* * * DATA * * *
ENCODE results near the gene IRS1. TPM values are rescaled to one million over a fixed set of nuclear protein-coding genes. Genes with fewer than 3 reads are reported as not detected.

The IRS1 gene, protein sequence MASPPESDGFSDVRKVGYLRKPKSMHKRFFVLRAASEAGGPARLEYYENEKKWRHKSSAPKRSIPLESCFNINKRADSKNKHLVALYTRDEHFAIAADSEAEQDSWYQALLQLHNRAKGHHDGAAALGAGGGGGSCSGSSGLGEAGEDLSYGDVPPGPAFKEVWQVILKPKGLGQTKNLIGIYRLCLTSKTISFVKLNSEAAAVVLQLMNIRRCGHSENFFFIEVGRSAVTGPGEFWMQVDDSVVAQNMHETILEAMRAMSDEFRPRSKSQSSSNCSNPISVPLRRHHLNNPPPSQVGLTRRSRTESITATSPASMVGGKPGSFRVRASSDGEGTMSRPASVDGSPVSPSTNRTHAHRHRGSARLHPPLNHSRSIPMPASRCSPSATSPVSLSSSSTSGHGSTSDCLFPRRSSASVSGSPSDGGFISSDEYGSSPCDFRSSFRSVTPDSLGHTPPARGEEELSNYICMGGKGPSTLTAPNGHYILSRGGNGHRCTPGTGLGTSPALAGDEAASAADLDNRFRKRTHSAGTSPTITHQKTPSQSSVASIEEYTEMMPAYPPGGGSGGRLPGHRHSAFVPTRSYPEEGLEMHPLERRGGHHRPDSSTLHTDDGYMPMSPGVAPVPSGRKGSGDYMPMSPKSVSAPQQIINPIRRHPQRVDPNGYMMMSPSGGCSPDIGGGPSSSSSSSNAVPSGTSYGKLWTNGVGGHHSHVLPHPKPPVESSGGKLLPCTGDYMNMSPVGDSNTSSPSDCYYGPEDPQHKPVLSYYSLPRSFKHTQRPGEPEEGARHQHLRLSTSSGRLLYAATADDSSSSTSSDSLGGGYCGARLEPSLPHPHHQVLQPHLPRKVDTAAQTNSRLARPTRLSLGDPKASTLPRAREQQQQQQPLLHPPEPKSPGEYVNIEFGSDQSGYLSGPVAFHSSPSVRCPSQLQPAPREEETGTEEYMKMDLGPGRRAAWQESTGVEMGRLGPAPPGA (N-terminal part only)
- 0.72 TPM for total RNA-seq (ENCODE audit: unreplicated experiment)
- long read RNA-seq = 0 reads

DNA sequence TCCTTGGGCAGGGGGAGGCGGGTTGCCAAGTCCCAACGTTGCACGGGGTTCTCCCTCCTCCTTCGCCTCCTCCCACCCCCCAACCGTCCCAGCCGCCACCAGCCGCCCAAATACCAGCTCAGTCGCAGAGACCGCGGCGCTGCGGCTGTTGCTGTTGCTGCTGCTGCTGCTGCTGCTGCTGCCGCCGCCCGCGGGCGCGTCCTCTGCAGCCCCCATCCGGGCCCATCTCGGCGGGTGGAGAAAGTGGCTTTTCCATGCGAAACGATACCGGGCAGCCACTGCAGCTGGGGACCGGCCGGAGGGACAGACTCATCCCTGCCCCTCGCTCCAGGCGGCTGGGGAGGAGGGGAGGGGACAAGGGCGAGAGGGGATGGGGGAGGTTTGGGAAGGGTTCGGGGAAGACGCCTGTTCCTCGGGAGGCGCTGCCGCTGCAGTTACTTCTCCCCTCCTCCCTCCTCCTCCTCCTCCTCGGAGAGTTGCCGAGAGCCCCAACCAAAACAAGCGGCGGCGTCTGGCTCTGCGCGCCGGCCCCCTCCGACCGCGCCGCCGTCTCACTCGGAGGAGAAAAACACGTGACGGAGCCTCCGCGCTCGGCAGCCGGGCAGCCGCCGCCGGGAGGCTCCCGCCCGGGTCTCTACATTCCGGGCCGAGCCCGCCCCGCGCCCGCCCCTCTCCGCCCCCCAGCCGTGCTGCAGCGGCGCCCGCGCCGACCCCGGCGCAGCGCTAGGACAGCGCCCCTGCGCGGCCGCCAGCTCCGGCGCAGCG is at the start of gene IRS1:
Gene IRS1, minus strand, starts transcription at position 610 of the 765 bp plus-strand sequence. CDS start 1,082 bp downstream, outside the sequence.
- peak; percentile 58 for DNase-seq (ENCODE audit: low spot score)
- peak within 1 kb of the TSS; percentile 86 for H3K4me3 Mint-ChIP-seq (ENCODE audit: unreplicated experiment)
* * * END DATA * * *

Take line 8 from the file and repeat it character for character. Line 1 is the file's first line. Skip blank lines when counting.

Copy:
- peak within 1 kb of the TSS; percentile 86 for H3K4me3 Mint-ChIP-seq (ENCODE audit: unreplicated experiment)